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Colorado’s richer enclaves make it a leader in wealth disparity

Study: Top four states in the nation for asset-income inequality are Wyoming, Colorado, Utah and Idaho

Aldo Svaldi
The Denver Post
Pitkin County, home to Aspen, ranks second in the nation for how much income its residents make from their accumulated assets. But most counties in the state don’t come close, one reason Colorado ranks second after Wyoming for its wealth gap, according to a study from the Economic Innovation Group.
Kelsey Brunner/The Aspen Times

When prospectors came to Colorado searching for gold and silver, a lucky few found their riches, while many others settled down and found jobs instead.

Old mining towns are again enclaves of wealth, not from their mines, but because they have the amenities and homes needed to attract rich outsiders. As a result, the Rocky Mountain region has the largest wealth gaps among its counties when measured in terms of the income earned from capital sources like stocks, bonds and property, according to a wealth distribution study by the Economic Innovation Group.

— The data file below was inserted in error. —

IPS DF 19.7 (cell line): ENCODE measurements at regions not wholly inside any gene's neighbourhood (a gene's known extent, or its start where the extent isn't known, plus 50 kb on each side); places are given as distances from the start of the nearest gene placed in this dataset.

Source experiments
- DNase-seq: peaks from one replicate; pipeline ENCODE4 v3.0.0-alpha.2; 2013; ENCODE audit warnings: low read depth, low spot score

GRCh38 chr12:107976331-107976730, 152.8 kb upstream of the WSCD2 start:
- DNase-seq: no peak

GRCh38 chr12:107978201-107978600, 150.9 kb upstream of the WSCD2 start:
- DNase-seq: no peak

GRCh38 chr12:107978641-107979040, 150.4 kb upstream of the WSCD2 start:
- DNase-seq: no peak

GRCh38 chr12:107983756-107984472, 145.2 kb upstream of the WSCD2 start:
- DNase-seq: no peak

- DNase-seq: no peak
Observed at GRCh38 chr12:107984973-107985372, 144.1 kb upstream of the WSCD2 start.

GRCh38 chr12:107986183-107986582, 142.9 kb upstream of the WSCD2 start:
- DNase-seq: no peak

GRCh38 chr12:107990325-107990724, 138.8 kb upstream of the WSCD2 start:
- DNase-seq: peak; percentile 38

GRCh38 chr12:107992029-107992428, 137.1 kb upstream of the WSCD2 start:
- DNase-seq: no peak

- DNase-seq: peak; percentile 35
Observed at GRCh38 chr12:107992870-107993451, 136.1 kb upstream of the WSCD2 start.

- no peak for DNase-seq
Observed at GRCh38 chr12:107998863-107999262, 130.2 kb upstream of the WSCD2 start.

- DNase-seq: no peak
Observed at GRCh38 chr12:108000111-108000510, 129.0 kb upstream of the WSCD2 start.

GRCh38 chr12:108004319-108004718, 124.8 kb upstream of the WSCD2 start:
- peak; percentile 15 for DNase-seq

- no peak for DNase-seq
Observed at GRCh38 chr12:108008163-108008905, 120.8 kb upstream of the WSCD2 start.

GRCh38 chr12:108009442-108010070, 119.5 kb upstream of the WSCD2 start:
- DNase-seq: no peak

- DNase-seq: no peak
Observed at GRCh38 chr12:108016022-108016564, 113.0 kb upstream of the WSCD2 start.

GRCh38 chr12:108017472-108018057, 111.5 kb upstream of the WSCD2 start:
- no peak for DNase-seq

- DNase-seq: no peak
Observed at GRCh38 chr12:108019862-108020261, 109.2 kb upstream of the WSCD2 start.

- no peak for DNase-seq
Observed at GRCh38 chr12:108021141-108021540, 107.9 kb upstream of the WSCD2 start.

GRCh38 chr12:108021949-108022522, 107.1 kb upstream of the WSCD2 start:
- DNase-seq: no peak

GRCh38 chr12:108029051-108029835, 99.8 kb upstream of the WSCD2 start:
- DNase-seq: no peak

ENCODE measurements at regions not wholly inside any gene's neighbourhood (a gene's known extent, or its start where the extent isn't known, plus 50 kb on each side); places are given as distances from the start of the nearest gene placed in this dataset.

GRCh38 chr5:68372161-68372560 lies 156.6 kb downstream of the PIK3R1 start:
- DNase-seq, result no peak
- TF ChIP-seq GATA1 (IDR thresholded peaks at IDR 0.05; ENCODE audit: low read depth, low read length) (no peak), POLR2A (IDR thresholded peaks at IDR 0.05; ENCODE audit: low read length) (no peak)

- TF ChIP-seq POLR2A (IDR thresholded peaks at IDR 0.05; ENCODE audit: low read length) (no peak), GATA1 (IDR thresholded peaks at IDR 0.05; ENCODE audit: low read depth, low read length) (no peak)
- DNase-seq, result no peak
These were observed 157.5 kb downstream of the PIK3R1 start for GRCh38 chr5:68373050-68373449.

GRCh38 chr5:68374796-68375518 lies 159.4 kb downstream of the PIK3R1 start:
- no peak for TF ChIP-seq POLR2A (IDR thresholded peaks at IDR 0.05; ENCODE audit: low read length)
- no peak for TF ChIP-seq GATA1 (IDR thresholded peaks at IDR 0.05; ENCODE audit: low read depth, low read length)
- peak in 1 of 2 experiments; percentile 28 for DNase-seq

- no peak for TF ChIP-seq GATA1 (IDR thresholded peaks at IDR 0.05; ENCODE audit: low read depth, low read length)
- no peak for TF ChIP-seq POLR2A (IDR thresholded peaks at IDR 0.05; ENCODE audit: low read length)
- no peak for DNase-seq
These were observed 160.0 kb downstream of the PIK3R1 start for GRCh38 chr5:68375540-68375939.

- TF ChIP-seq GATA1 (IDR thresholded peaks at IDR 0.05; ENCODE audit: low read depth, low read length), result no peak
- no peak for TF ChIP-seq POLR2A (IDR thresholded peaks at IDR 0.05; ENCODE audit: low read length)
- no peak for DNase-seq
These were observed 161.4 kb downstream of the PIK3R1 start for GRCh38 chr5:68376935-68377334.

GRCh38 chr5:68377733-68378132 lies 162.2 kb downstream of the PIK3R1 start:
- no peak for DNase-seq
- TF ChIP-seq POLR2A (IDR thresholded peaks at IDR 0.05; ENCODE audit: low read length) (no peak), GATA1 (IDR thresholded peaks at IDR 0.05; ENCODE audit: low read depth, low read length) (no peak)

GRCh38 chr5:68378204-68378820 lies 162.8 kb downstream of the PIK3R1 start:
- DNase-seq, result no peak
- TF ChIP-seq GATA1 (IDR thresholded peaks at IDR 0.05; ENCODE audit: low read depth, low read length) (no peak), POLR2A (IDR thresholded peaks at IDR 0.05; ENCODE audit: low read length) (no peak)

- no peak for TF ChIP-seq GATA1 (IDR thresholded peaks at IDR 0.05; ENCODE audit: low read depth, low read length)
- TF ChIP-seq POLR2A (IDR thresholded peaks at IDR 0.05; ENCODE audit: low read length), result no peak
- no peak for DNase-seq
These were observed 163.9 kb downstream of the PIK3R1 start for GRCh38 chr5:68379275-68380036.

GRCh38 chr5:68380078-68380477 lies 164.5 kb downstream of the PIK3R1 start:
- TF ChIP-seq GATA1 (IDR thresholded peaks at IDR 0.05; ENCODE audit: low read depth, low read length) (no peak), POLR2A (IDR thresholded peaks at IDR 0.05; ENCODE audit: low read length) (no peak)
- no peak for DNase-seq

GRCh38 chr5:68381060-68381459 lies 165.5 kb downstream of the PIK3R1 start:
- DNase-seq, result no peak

Colorado ranks second among U.S. states after Wyoming for the size of the gap among its counties in per capita asset income. Unlike income from wages or government payments, asset income derives from dividends, interest, rents and royalties. It is basically when an asset is making money, not a person making money.



Right behind Wyoming and Colorado in terms of disparities are Utah and Idaho.

Read more via The Denver Post.

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